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Regional approach needed for transit

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It is time to develop a regional transportation strategy, integrating both public and private carriers. We need to move people and their things into, out of and around our region in a manner that is more attractive than driving and available to those without cars. How do we integrate private and public?

At present, the Greyhound to Vancouver stops at the Hotel Vancouver before reaching the terminal. Wouldn't it make more sense for it to stop at Waterfront Station, where people could easily connect with Canada Line, SeaBus, two Skytrain routes, the West Coast Express and buses?

In Whistler, some transit routes don't go past the Greyhound stop. People with huge suitcases and ski gear drag them from the Gondola Loop, up a long flight of stairs, down a longer flight of stairs and through the village. Try it sometime.

The buses we call "commuters," connecting Squamish and Pemberton with Whistler, are poorly promoted and hard to find information on. In spite of that, they are attracting a growing number of followers.

My experience and comments are on the Squamish bus. From Whistler, there are shoppers, university students, golfers, climbers and people needing government services. From Squamish, there are workers, those attending events and skiers who would rather pay $5 to be dropped off at a gondola than to drive their own car, find parking and walk to the gondola. The bus route gives access to six lifts.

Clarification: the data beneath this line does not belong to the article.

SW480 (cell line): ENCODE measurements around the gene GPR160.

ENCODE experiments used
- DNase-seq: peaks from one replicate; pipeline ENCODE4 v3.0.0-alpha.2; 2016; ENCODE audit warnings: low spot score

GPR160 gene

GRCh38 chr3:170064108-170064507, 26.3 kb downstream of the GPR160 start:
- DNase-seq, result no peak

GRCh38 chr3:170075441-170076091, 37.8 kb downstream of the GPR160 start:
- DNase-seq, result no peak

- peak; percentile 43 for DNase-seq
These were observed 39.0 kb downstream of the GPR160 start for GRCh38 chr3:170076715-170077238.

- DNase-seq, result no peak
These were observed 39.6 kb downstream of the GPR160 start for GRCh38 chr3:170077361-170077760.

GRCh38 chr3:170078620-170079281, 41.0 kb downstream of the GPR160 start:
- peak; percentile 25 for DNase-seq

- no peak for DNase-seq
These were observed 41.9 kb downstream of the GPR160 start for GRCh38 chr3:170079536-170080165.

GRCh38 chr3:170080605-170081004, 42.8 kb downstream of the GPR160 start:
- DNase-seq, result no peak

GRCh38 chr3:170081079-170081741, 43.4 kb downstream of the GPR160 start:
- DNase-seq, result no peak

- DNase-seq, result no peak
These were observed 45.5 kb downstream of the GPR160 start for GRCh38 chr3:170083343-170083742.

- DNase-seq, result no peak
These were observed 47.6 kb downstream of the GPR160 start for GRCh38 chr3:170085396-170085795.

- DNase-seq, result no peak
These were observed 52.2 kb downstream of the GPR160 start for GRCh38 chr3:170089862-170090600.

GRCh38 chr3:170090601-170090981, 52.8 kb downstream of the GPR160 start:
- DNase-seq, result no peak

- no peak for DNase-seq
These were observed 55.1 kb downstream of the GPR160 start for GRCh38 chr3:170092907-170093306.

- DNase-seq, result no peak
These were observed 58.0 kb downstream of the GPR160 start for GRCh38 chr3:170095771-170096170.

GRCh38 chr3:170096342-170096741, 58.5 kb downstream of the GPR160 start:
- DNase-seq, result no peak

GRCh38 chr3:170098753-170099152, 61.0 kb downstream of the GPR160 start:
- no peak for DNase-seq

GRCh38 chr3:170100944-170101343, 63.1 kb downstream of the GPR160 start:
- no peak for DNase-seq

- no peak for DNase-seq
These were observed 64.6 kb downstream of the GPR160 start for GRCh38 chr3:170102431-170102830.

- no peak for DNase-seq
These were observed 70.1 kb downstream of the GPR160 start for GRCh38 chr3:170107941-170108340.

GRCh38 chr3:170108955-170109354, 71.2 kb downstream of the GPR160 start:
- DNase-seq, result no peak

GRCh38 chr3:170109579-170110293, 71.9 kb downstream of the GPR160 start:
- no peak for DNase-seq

The lack of marketing for the commuter service may relate to legal and moral obligations to private carriers.

I think we need to broaden our regional transit coverage and allow carriers like Greyhound to bring tourists and locals in and out of the area. A shortened, quicker, more direct Greyhound route would benefit tourists and those of us who travel to Vancouver by bus. Dentville and Brackendale need better transit service, not a slower Greyhound.

Greyhound would benefit by providing a direct, full-fare, long-haul service. At present, we have a mix of services, poorly promoted routes and poor connections between services.

In spite of that, my last trip to YVR cost less than $12 and took less than two hours. It was with a Fare Saver ticket on the Greyhound and a quick trip on the Canada Line. Again, why does the Greyhound stop at the Hotel Vancouver?

An area we have regressed in is rail travel. I've taken the train to Prince George, but you can't do that now. Our B.C. government didn't see fit to provide legacy or short-term Olympic rail service. If you think it can't be done, watch as guests of Alberta's government enjoy B.C. scenery from their Olympic train as they travel between Vancouver and Whistler.

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